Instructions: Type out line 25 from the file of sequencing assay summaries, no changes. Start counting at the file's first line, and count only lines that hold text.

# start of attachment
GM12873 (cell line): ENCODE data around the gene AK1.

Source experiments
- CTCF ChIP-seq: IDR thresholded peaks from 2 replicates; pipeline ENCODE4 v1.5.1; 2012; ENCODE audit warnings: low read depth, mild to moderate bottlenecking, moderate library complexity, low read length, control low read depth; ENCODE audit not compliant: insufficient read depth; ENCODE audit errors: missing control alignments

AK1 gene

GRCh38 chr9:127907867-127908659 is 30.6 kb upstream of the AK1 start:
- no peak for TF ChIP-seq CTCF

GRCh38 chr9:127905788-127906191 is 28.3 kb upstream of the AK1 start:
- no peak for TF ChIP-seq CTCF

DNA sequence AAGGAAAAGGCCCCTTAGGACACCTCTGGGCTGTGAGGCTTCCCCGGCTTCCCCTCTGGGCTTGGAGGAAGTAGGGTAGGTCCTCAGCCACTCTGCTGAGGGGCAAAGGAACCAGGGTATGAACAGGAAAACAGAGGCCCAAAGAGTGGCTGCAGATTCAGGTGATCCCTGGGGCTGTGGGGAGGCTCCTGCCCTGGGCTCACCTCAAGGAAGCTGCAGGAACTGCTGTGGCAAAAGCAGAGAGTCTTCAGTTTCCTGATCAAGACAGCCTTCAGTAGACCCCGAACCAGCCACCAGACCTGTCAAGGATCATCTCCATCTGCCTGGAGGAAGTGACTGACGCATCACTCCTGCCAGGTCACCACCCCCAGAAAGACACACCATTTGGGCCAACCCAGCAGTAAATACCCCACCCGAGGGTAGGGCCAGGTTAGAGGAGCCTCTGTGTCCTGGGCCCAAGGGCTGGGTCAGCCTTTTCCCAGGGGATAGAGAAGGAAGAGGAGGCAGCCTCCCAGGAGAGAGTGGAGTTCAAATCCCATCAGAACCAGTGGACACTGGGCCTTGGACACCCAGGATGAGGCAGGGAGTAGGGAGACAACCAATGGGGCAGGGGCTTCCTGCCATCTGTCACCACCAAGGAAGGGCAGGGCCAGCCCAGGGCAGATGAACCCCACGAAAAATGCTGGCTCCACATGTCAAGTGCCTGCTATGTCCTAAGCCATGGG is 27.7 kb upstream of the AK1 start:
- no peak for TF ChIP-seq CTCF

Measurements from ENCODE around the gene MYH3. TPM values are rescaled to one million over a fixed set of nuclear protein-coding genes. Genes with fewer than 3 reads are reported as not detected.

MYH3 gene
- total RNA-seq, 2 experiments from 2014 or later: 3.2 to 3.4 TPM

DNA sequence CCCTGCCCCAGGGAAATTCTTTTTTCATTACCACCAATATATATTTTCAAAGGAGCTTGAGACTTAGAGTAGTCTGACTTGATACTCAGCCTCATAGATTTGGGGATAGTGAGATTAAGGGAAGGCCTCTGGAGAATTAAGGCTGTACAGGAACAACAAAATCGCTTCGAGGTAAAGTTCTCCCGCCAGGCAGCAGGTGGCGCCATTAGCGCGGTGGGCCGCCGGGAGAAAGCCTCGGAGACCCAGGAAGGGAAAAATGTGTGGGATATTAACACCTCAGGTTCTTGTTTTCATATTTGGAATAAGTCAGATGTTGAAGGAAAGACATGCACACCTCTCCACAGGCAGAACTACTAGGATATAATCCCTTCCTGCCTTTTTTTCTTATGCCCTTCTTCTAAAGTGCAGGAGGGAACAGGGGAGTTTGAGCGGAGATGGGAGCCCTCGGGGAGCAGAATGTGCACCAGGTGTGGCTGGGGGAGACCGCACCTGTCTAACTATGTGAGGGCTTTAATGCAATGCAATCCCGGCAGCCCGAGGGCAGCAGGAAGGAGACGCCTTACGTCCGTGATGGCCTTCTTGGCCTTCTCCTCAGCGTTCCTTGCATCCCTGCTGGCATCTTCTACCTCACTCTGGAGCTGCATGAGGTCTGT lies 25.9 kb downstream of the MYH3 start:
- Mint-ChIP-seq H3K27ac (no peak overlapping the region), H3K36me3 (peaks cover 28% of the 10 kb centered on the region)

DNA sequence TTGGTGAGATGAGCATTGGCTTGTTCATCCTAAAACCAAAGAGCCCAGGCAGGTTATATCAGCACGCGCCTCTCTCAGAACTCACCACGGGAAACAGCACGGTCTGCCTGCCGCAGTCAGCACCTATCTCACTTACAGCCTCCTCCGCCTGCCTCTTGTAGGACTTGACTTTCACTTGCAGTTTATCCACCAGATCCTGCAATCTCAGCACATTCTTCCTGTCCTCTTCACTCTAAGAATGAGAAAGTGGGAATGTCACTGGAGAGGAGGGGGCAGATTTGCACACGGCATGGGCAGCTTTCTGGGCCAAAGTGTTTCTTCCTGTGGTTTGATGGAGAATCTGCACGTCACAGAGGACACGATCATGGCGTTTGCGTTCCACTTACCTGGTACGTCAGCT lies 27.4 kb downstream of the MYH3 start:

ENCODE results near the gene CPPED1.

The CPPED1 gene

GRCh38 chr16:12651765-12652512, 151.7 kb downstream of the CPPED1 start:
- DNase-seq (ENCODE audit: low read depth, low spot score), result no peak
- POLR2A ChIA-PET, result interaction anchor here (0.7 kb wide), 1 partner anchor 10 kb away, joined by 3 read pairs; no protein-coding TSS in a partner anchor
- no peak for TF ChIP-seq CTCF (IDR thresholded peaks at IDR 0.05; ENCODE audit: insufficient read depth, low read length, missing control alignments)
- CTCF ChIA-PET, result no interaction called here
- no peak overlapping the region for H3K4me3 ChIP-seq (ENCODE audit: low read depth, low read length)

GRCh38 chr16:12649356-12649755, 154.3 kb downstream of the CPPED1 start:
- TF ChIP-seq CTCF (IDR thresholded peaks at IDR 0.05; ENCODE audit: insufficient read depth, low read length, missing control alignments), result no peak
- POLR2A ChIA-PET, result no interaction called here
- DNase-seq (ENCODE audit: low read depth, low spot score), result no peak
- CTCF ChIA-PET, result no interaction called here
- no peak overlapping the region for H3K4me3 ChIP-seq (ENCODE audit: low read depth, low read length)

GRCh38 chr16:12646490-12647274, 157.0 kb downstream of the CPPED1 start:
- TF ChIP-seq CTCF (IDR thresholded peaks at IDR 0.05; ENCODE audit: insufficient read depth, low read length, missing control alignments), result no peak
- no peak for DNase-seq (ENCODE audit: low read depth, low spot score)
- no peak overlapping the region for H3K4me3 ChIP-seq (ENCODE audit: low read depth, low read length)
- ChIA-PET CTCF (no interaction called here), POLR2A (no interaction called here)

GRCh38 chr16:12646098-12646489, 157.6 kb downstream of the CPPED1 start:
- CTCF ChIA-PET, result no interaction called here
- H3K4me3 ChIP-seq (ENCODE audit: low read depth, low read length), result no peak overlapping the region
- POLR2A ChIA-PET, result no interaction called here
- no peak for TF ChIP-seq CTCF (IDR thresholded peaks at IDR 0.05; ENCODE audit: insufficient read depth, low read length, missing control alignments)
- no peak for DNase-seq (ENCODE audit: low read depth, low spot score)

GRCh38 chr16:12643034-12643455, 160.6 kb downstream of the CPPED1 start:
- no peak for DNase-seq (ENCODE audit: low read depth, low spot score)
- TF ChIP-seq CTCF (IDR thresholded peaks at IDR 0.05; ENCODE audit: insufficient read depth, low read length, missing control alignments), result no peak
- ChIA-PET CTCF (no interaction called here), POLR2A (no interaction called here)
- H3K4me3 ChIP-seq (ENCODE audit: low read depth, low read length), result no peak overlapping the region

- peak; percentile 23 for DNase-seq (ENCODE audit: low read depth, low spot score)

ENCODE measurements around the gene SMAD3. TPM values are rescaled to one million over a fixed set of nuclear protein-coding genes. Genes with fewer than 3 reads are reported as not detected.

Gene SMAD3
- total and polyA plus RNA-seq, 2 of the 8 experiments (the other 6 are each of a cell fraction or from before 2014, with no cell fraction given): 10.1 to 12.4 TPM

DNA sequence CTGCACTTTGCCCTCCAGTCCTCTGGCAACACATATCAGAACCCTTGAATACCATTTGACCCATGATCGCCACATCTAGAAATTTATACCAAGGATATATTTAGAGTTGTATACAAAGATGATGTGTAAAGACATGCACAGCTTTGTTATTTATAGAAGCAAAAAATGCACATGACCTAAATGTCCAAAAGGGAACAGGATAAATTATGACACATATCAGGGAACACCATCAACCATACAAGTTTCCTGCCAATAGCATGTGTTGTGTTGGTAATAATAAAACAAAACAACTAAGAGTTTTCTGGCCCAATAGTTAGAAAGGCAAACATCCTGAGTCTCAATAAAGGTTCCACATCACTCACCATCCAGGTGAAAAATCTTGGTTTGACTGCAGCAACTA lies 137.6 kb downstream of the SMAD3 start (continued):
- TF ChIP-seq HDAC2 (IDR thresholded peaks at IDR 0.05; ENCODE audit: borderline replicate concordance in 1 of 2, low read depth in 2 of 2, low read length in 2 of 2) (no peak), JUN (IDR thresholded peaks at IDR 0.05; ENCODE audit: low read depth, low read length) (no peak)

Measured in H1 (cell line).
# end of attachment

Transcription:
GRCh38 chr16:12649356-12649755, 154.3 kb downstream of the CPPED1 start: